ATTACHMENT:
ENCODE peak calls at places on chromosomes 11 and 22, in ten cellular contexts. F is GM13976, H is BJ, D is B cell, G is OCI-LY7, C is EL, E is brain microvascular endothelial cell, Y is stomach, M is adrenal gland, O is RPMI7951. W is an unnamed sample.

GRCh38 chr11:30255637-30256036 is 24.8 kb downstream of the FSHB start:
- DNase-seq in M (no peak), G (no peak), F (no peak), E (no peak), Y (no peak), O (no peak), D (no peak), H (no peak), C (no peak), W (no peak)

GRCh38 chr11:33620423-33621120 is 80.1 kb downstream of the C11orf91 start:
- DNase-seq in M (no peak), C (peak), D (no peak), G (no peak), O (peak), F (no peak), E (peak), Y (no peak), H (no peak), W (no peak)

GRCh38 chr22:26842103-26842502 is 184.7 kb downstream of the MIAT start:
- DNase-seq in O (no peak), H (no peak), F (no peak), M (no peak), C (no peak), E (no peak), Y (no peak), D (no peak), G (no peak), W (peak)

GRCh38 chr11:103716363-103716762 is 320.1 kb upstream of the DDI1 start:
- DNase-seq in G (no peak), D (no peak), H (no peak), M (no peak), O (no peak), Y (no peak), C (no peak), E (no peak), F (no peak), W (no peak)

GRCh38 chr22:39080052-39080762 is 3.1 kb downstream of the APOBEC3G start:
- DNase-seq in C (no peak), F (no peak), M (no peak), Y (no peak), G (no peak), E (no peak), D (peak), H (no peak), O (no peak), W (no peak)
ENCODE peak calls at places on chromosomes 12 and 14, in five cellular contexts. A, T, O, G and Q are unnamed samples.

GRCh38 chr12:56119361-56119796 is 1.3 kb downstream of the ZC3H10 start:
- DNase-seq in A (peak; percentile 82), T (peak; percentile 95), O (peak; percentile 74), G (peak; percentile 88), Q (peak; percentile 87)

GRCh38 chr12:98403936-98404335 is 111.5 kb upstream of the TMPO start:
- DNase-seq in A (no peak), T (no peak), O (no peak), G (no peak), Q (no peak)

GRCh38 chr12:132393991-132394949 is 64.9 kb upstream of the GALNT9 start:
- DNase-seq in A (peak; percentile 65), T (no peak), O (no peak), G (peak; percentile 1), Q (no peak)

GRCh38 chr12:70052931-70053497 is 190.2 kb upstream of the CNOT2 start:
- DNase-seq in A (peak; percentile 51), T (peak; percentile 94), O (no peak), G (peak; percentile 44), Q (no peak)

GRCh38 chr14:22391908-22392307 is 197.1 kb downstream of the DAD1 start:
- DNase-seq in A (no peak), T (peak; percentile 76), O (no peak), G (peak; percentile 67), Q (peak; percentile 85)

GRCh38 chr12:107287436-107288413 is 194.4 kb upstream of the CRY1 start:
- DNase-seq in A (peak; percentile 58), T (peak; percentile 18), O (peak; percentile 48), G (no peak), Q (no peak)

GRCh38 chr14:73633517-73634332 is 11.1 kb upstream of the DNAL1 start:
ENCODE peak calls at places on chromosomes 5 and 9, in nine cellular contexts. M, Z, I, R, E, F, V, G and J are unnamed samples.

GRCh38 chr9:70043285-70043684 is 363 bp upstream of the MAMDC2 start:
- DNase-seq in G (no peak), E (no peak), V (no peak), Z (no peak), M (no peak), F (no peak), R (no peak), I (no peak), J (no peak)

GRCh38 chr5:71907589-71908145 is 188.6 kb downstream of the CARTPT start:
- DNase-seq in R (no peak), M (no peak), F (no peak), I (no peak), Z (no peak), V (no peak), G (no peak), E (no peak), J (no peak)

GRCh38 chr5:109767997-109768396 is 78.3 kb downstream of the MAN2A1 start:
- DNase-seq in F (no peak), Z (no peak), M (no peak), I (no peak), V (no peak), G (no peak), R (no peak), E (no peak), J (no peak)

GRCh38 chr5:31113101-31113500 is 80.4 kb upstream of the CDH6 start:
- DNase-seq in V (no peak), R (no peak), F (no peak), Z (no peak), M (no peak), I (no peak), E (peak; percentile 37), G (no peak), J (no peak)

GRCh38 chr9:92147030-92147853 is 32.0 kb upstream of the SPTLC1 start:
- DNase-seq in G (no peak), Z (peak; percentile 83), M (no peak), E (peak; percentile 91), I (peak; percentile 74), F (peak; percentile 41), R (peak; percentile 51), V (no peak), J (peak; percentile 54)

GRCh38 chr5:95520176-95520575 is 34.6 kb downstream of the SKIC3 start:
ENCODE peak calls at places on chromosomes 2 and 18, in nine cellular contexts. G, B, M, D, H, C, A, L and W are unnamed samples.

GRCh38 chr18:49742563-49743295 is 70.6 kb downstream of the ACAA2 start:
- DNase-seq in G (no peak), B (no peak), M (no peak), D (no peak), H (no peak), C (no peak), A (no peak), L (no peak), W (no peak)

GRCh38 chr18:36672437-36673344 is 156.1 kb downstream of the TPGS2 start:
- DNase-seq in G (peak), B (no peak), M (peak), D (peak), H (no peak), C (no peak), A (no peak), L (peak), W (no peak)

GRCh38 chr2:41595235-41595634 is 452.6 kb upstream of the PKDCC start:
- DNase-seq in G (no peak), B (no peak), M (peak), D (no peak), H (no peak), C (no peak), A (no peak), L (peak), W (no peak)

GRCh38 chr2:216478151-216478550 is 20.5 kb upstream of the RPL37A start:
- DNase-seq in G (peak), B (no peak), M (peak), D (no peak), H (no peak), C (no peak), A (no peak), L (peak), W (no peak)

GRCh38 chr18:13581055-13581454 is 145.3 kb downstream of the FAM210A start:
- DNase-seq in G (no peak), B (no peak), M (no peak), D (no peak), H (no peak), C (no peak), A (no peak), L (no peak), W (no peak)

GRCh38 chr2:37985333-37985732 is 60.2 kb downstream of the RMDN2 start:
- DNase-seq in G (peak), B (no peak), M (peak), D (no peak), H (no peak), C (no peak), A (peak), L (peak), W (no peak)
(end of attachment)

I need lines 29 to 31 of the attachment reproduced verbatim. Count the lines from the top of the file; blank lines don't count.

GRCh38 chr5:71907589-71908145 is 188.6 kb downstream of the CARTPT start:
- DNase-seq in R (no peak), M (no peak), F (no peak), I (no peak), Z (no peak), V (no peak), G (no peak), E (no peak), J (no peak)

GRCh38 chr5:109767997-109768396 is 78.3 kb downstream of the MAN2A1 start: